FORT GEORGE G. MEADE, Md. --
The Marine Corps Alcohol Screening Program was implemented Jan. 1, providing commanders a tool to identify and help Marines and sailors who may struggle with alcohol dependency and abuse.
The goal of the program is to deter service members from reporting to duty under the influence of alcohol and to help identify those who may need counseling or treatment for alcohol dependency or misuse.
As a result, Marines and sailors will be subject to random breathalyzer tests twice per year. If service members tests above a .01 percent blood alcohol level, they can be referred to a unit’s substance abuse counseling coordinator for screening and treatment as appropriate. If service members tests above a .04 percent blood alcohol level, they can be referred to medical for a “fit for duty” determination.
This tool was designed to enhance the force’s readiness, but can be used administratively too, if necessary, said Linda E. Love, substance abuse section head, Marine and Family Services Program, Headquarters Marine Corps.
“The program is primarily for deterrence and education, however, it does not preclude commanders from taking appropriate administrative action. Should a situation warrant to support commanders, (and) to ensure the safety and security of their unit or members, (actions can include) referral for fitness for duty determination and other administrative options,” said Love who is a licensed clinical social worker.
Love added this administrative action is necessary at times to keep the values the Marine Corps is built on from deteriorating.
“Alcohol abuse and misuse destroys the building blocks of morale, order and discipline,” Love said. “Using alcohol to an extent that it has an adverse effect on the user's health, behavior, family, community and/or the Marine Corps is considered alcohol abuse and/or misuse. The abuse and misuse of alcohol can also lead to unacceptable behavior as evidenced by one or more acts of alcohol-related misconduct.”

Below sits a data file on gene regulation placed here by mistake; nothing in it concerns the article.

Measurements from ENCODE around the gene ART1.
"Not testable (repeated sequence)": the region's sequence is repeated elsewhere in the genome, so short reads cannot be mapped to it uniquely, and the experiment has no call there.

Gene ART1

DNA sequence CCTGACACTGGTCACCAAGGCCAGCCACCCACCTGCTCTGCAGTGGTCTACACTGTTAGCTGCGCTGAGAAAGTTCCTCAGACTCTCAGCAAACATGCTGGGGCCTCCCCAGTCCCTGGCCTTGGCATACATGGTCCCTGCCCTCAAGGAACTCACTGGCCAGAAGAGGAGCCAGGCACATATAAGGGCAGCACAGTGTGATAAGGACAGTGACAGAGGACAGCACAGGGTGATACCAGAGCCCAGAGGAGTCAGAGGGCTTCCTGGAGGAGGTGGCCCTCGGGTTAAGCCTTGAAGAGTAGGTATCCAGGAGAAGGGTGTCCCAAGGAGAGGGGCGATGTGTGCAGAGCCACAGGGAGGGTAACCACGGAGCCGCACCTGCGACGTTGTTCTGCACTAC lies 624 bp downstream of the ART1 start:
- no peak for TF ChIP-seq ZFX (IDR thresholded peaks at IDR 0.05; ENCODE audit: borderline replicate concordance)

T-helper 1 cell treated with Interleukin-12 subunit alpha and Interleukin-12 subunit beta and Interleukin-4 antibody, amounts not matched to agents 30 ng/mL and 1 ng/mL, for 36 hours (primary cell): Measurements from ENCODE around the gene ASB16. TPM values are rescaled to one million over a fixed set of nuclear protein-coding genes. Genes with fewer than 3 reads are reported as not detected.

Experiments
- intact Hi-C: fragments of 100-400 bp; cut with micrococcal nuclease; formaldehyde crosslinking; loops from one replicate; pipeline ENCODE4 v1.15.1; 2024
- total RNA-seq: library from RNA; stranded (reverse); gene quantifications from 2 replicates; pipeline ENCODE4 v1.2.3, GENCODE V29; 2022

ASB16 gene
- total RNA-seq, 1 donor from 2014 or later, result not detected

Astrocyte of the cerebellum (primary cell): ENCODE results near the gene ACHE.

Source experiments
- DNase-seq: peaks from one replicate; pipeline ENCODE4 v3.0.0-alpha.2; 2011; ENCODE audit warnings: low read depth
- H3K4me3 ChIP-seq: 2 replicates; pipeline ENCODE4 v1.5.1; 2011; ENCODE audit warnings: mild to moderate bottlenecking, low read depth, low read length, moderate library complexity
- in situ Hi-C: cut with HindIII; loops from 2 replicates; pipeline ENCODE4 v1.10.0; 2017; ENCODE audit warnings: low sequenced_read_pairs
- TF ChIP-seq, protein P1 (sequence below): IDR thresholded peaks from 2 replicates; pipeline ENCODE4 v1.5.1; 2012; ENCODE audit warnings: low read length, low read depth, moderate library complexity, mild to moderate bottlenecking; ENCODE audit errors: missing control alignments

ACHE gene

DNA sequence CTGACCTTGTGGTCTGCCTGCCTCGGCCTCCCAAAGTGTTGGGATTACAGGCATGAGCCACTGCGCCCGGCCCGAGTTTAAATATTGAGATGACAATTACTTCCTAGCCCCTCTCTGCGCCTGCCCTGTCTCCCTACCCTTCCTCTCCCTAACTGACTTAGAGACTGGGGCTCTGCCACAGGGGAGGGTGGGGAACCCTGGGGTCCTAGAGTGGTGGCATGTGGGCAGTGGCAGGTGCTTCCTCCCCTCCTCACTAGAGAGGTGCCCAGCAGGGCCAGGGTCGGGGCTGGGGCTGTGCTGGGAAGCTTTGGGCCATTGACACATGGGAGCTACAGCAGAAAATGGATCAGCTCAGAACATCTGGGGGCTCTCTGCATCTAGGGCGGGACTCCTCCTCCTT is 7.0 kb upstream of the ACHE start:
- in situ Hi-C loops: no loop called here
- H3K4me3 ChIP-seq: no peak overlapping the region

Love believes the implementation of the program should be looked at positively because it has the potential to get Marines with alcohol issues the help they need.
“This program also presents an opportunity for education and training, leading to prevention, for any Marine and sailor identified by the program as testing positive,” she said.
Substance Abuse Counseling Centers will have a role in providing Marines substance abuse help with a variety of services aimed at counseling and rehabilitation.
If a Marine fails a breathalyzer test, a screening and assessment will be performed to determine the appropriate level of action to be taken to counsel or rehabilitate the Marine.
Following an initial screening, Marines can enter at any level of care and move up or down the treatment continuum, depending on their clinical needs.
One level of treatment is a program called Early Intervention.
Early Intervention is intended for Marines who have some difficulty with alcohol, but who don’t have an established pattern of abuse. Early Intervention utilizes an evidence-based model of care called Prime for Life. Prime for Life is a 16-hour program designed to educate the Marine about the dangers of alcohol abuse and misuse.
Referrals into outpatient or intensive outpatient care are driven by the severity of the problem and response to treatment, which follows the American Society of Addiction Medicine patient placement criteria concept.
Love believes it’s everyone’s responsibility to make sure Marines stay healthy and fit for duty.
“Leadership attention and Marine-to-Marine engagement at all levels of command are essential components when combating alcohol abuse and misuse,” Love said.
Marine Administrative Message 709/12 was released Dec. 12 and provides additional guidance for the implementation of the Marine Corps ASP. The MARADMIN can be found at: http://www.marines.mil/News/Messages/MessagesDisplay/tabid/13286/Article/135562/marine-corps-alcohol-screening-program.aspx